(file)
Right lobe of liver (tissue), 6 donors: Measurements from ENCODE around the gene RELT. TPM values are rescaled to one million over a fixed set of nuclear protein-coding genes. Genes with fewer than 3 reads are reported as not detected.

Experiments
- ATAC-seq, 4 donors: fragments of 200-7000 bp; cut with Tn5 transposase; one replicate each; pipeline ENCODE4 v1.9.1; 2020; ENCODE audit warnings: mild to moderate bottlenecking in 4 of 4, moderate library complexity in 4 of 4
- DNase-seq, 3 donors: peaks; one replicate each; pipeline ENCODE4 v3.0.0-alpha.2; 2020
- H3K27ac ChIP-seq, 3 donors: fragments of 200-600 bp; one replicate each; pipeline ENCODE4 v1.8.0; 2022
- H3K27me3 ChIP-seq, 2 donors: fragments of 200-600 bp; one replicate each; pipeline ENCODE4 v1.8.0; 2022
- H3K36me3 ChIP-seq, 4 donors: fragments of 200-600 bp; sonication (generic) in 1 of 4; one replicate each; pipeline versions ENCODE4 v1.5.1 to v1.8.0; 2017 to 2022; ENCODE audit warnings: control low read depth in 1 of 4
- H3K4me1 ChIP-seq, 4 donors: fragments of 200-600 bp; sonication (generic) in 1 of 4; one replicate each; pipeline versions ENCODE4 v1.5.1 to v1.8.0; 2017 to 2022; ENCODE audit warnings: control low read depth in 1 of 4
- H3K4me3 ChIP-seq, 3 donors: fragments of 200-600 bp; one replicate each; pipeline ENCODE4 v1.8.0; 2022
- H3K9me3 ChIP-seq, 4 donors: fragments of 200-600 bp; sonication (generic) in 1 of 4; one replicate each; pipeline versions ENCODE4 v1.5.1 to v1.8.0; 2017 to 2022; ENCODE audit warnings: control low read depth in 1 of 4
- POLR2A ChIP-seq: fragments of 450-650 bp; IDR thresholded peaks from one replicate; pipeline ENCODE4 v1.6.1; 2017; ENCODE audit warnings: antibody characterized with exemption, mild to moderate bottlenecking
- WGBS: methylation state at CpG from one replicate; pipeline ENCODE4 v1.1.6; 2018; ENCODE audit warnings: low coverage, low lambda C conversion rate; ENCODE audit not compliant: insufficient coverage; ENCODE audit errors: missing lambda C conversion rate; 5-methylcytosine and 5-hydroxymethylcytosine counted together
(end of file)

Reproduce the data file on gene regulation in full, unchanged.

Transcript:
Right lobe of liver (tissue), 6 donors: Measurements from ENCODE around the gene RELT. TPM values are rescaled to one million over a fixed set of nuclear protein-coding genes. Genes with fewer than 3 reads are reported as not detected.

Experiments
- ATAC-seq, 4 donors: fragments of 200-7000 bp; cut with Tn5 transposase; one replicate each; pipeline ENCODE4 v1.9.1; 2020; ENCODE audit warnings: mild to moderate bottlenecking in 4 of 4, moderate library complexity in 4 of 4
- DNase-seq, 3 donors: peaks; one replicate each; pipeline ENCODE4 v3.0.0-alpha.2; 2020
- H3K27ac ChIP-seq, 3 donors: fragments of 200-600 bp; one replicate each; pipeline ENCODE4 v1.8.0; 2022
- H3K27me3 ChIP-seq, 2 donors: fragments of 200-600 bp; one replicate each; pipeline ENCODE4 v1.8.0; 2022
- H3K36me3 ChIP-seq, 4 donors: fragments of 200-600 bp; sonication (generic) in 1 of 4; one replicate each; pipeline versions ENCODE4 v1.5.1 to v1.8.0; 2017 to 2022; ENCODE audit warnings: control low read depth in 1 of 4
- H3K4me1 ChIP-seq, 4 donors: fragments of 200-600 bp; sonication (generic) in 1 of 4; one replicate each; pipeline versions ENCODE4 v1.5.1 to v1.8.0; 2017 to 2022; ENCODE audit warnings: control low read depth in 1 of 4
- H3K4me3 ChIP-seq, 3 donors: fragments of 200-600 bp; one replicate each; pipeline ENCODE4 v1.8.0; 2022
- H3K9me3 ChIP-seq, 4 donors: fragments of 200-600 bp; sonication (generic) in 1 of 4; one replicate each; pipeline versions ENCODE4 v1.5.1 to v1.8.0; 2017 to 2022; ENCODE audit warnings: control low read depth in 1 of 4
- POLR2A ChIP-seq: fragments of 450-650 bp; IDR thresholded peaks from one replicate; pipeline ENCODE4 v1.6.1; 2017; ENCODE audit warnings: antibody characterized with exemption, mild to moderate bottlenecking
- WGBS: methylation state at CpG from one replicate; pipeline ENCODE4 v1.1.6; 2018; ENCODE audit warnings: low coverage, low lambda C conversion rate; ENCODE audit not compliant: insufficient coverage; ENCODE audit errors: missing lambda C conversion rate; 5-methylcytosine and 5-hydroxymethylcytosine counted together